Best known as the creator of rugby jock Ross O’Carroll-Kelly, Paul Howard has also authored a children’s book called Aldrin Adams and the Cheese Nightmares and co-written three children’s books with former Ireland rugby player Gordon D’Arcy
An eleven-year-old Bram Stoker, future author of Dracula, and ten-year-old fishmonger Molly Malone team up as child detectives to thwart crime in Alan Nolan’s The Sackville Street Caper and its recently published sequel, Double Trouble at the Dead Zoo (O’Brien Press). Nolan, one of Ireland’s finest children’s authors, brilliantly imagines Victorian-era Dublin in these two gripping, edge-of-your-seat thrillers, which are full of laugh-out-loud moments, colourful characters that almost leap from the page and a hero and heroine that you can’t help but take to your heart.
Amy Huberman’s The Day I Got Trapped in my Brain (Scholastic) is a book that deserves to become one of those never-out-of-print children’s classics. It tells the story of Frankie Finkleton, an eleven-year-old girl on the threshold of adolescence, who has a world inside her head called Thoughtopolis, where she goes for weird-and-wonderful adventures. But when she gets trapped there, she has to uncover a secret if she is to navigate her way back to the real world. Beautifully illustrated by Katie Kear, it’s filled with humour and heart.
Freddie Alexander’s Mr Spicebag (HarperCollins) is a darkly hilarious delight of a book, beautifully illustrated by Helen O’Higgins. Not only is it an origin story of that most peculiarly Irish fast-food delicacy, it’s an exciting tale of mystery, infused with Dahlian humour, about a greasy villain and the hypnotic hold he has over the town. At the centre of the story is George, a young boy who stands outside the chipper run by the devilish Mr Spicebag and wonders, ‘What’s he doing in there?’ Alexander is an author with a fantastically wacky imagination. His second foray into children’s fiction, Monster Island (Scholastic), is the magical story of a young girl named Sam, who discovers that monsters under the bed are real, but putting jam on your feet before you go to sleep will frighten them off. Needless to say, don’t try this at home.
Laureate na nÓg, Ireland’s Children’s Literature Laureate. Her latest book is The Girl Who Fell From Earth, published by Little Island.
I’ve always read children’s book both as a child and an adult. At the moment I’m really lucky that we have a fabulous selection of Irish authored books to choose from.
I love poetry and Púcaí Schmúcaí written by Gabriel Rosenstock and illustrated by Tarsila Krüse and Úna Woods does not disappoint. The book comes with its own soundtrack, music and singing by Sinéad Ní Uallacháin and the children of Scoil Naomh Gobnait, Dún Chaoin. Age 4+
If you are a fan of historical fiction, as I am, you will love Sarah Webb’s The Little Bee Charmer of Henrietta Street. This book brings to life the Dublin of 1911 and the squalor of the tenements. A lovely cast of characters and a powerful story of family and friendship. Age 9+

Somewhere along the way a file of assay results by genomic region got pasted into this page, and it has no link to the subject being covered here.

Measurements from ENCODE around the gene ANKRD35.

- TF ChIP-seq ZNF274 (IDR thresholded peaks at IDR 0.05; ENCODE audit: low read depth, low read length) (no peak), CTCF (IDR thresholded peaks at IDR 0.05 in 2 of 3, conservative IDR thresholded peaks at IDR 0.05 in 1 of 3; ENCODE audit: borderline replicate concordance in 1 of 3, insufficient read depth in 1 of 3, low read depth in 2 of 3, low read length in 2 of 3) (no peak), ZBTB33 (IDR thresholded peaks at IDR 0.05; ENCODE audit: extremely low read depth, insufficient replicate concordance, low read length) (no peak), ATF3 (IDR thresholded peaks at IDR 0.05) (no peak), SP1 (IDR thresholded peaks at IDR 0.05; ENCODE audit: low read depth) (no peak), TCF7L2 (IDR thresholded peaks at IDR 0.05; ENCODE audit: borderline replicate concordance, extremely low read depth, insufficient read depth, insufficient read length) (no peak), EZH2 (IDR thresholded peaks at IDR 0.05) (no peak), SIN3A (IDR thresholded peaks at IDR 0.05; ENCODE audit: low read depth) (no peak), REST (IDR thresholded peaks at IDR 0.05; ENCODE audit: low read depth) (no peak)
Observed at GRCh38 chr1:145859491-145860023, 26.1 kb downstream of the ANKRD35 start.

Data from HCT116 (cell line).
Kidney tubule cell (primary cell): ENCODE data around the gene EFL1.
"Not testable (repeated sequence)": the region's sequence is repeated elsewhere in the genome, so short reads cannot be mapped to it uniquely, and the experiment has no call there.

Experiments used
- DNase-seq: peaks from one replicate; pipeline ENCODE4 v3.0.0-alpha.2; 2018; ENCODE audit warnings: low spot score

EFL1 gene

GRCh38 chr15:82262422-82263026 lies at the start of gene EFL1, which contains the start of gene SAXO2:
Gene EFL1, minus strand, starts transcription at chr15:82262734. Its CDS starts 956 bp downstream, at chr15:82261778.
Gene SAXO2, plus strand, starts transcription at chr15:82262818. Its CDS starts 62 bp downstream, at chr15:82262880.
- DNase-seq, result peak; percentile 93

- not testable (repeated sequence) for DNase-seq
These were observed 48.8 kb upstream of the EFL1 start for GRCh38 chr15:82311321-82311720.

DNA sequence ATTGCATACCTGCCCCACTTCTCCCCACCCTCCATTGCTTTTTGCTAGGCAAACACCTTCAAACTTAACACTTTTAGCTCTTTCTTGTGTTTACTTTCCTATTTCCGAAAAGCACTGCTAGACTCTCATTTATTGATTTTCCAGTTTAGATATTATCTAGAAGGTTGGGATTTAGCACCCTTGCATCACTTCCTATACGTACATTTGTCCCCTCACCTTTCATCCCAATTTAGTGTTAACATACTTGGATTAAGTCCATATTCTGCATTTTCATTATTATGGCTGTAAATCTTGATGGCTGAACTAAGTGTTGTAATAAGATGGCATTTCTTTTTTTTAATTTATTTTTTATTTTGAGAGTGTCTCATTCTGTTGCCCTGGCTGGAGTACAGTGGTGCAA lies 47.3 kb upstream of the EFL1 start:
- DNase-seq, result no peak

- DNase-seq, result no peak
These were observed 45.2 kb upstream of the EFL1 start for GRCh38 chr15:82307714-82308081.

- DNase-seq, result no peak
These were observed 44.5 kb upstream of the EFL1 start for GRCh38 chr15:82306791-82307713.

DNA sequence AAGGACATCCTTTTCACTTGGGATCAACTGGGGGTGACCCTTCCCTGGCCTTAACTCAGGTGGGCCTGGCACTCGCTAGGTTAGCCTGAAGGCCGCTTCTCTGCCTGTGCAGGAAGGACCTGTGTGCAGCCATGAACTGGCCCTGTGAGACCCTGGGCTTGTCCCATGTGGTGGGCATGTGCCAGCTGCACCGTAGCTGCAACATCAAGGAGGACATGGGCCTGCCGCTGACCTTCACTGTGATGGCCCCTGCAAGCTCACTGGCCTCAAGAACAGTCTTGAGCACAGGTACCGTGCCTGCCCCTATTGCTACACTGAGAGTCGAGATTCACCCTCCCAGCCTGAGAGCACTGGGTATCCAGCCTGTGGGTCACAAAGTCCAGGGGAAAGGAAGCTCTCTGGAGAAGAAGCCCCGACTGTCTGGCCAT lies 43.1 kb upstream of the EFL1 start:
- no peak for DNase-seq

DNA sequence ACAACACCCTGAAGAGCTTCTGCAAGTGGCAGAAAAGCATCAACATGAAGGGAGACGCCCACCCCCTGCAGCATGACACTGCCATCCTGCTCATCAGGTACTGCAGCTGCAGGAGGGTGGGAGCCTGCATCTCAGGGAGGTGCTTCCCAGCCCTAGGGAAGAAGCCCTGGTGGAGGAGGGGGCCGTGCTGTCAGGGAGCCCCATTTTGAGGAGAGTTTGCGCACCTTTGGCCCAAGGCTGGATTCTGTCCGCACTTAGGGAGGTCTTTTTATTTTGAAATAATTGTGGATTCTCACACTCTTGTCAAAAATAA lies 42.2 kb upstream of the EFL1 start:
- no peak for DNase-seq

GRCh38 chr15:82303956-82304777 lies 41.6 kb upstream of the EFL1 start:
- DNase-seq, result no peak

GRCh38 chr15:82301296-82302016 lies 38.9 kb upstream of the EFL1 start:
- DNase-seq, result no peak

Serena Molloy’s first book is Wider Than The Sea and is a gentle and moving story of friendship, hope and self-discovery. Serena herself is dyslexic and her book celebrates neurodiversity and the power to change. Age 9+
From the talented Meg Grehan comes The Lonely Book, a heart-warming story of magic-realism. Full of love and kindness, the story explores how a non-binary person comes to understand and accept themselves. It’s also set in a bookshop which is always a good thing! Age 10+
And finally, from Sinéad Ó Hart comes an exciting new fantasy firmly rooted in Irish mythology called The Silver Road. This is a fast paced adventure for middle grade. The old magic is fading and the Frost Giant has entrusted Rose with a powerful stone that can do great good or great evil. Can Rose keep the stone from falling into the wrong hands? Age 9+
One of Ireland’s best-known children’s authors, and many parents will themselves recall reading her bestselling Famine story, Under the Hawthorn Tree, in school
Talented new writer and artist Kate Sheehy’ colourful and funny new picture book Too Many Cats is a sheer delight as cat lover Lily gets her wish and her house becomes overrun with cats of every kind. Picture book classic Owl Babies by the great Martin Waddell is one for little kids everywhere.
Shane Hegarty writing is zany and fun from the amazing Boot books about a little tin robot, to his latest series, The Shop of Impossible Ice Creams. Limpet and his sister move to a seaside town where his mum opens a shop making every kind of weird flavour ice cream but soon runs up against wicked ice cream maker Mr Fluffy.
Alan Nolan’s The Sackville Street Caper introduces us to the young Bram Stoker who runs away from boarding school and meets up with Molly Malone, a street urchin and pickpocket in a fast paced fast adventure set in Dublin of 1868. The two of them join forces to thwart hoodlums and the evil Count and his plans to steal the Irish Crown Jewels. Bram and Molly’s gripping adventures together continue in Double Trouble at the Dead Zoo.
Run with the Wind, the classic story of foxes battling to survive in a changing world by Tom McCaughren has been reissued and is ideal for a new generation of young nature lovers.